Formally the cantata divides into three separate parts. The first of these consists of 14 songs after Latin-American workers’ poetry, mostly reflections on the hopelessness of those being depicted and of the injustices meted out to them on a continual basis. The second part takes in three even briefer songs after old Indian poetry, here rendered in music which reduces the sentiments expressed to barest essentials. The third and final part consist of a single, ballad-like setting of a poem by Neruda, whose death in 1973 pre-dated by mere months the brutal military takeover in Chile and so makes the ecstatic longing of his words the more poignant. It forms a fitting culmination to this work, though even here Pettersson is mindful never to overstate the emotional fervour of convictions with which he was undoubtedly in sympathy.

Does it all work?

Yes, in that the restraint and often folk-like simplicity of these settings is its own justification. It helps when the performers are evidently attuned to this music, Jakob Högström leading the way with his authoritatively eloquent baritone and Anna Grevelius underlining her claims as among the leading mezzos of her generation.

Soprano and tenor may have considerably less to do, but Kristina Hellgren and Conny Thimander both make the most of their contributions. Daniel Hansson secures a thoughtful response from Musica Vitae and Ensemble SYD alike.

The other recording of Vox Humana dates back 43 years and was one of the first recordings issued by BIS. Stig Westerberg was among Pettersson’s surest advocates in the composer’s lifetime and his account lacks nothing in commitment, nor the sound for clarity or realism, yet the greater perspective of this version does tip the balance in its favour. The coupling, Pettersson’s Six Songs as arranged with strings and harp by Steffan Storm, is itself more apposite in confirming the human dimension of this composer’s music from the beginning.

Is it recommended?

Indeed. The booklet has full Swedish texts alongside English and German translations, with detailed notes by Andreas Meyer (though some of his discussion seems to be missing from the English text). Those unfamiliar with Vox Humana need not hesitate to acquire this disc.


For more information on this release visit the Presto website

On record – Quatuor Danel: Tchaikovsky – Complete String Quartets & Souvenir de Florence (CPO)

Quatuor Danel [Marc Danel & Gilles Millet (violins), Vlad Bogdanas (viola), Yovan Markovitch (cello)], Vladimír Bukač (viola)*, Petr Prause (cello)*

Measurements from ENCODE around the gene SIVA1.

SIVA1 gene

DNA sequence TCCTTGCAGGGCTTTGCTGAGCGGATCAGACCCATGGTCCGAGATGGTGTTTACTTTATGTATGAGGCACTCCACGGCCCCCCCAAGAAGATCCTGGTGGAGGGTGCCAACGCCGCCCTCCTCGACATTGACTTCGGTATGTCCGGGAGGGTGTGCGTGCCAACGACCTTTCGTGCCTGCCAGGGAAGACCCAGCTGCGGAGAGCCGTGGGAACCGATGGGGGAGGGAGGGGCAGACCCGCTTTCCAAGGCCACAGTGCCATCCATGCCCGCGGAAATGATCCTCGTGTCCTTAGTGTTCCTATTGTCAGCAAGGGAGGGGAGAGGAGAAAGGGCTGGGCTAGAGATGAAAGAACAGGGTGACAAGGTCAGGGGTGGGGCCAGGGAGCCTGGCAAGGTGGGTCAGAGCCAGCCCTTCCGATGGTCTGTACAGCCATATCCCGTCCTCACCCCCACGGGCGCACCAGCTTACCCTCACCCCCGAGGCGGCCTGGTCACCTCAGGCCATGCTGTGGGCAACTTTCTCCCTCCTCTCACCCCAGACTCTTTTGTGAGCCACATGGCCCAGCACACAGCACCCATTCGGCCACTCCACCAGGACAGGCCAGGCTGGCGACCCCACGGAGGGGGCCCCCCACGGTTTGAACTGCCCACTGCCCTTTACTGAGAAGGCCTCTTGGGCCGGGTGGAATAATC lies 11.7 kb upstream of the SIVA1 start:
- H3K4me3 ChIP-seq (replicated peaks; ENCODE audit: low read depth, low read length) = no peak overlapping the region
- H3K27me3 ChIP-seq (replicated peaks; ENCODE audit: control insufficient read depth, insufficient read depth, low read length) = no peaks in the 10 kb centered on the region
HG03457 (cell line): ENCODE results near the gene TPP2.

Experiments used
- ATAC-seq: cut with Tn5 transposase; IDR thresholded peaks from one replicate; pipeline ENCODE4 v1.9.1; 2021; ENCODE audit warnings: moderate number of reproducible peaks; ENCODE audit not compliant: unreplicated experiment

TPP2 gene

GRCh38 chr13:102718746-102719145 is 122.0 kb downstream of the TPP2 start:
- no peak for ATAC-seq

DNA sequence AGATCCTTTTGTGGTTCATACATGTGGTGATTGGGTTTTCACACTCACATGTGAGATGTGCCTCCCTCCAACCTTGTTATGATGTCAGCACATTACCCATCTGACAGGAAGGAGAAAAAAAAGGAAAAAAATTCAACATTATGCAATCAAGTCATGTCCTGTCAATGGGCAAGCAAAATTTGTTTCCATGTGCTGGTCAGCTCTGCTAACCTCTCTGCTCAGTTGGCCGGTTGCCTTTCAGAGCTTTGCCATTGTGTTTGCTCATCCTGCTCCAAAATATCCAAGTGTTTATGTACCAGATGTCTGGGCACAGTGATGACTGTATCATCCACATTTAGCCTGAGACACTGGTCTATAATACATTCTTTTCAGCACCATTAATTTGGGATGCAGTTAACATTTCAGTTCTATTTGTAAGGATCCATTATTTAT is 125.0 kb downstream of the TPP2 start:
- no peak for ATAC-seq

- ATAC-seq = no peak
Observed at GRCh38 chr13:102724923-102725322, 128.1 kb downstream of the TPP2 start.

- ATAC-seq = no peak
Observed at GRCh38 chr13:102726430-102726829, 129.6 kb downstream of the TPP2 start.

String Quartet no.1 in D major Op.11 (1871)
String Quartet no.2 in F major Op.22 (1873-4)
String Quartet movement in B flat major (1865)
String Quartet no.3 in E flat minor Op.30 (1876)
String Sextet in D minor Op.70, ‘Souvenir de Florence’ (1890)*

Written by Ben Hogwood

What’s the story?

This is a very welcome release from the Quatuor Danel. Having already given us complete cycles of Weinberg and Shostakovich – a total of 32 string quartets – they extend their reach back to Tchaikovsky and the first major quartet cycle in Russian music. There are two discs which include the three published quartets, the quartet movement and Souvenir de Florence, the composer’s String Sextet.

What’s the music like?

Following these pieces is a very interesting way of charting Tchaikovksy’s development as a composer.

The String Quartet no.1 in D major gives evidence of his major early influences, with Mozart and Mendelssohn in evidence. It also contains as its second movement the Andante cantabile, removed and arranged for string orchestra and very popular as a standalone piece for reflection.

The String Quartet no.2 in F major is weightier, with a more overtly Romantic musical language as Tchaikovsky shows more obvious emotion in his writing. The String Quartet no.3 is unusually cast in E flat minor, not a key string players regard with great affection, but one which offers very effective, dark colouring in an elegiac work.

The cycle is nicely positioned at regular intervals in the composer’s career, predated by a Quartet Movement in B flat major from the mid-1860s and capped by the String Sextet, Souvenir de Florence, from 1890, written while the composer was working in the Italian city.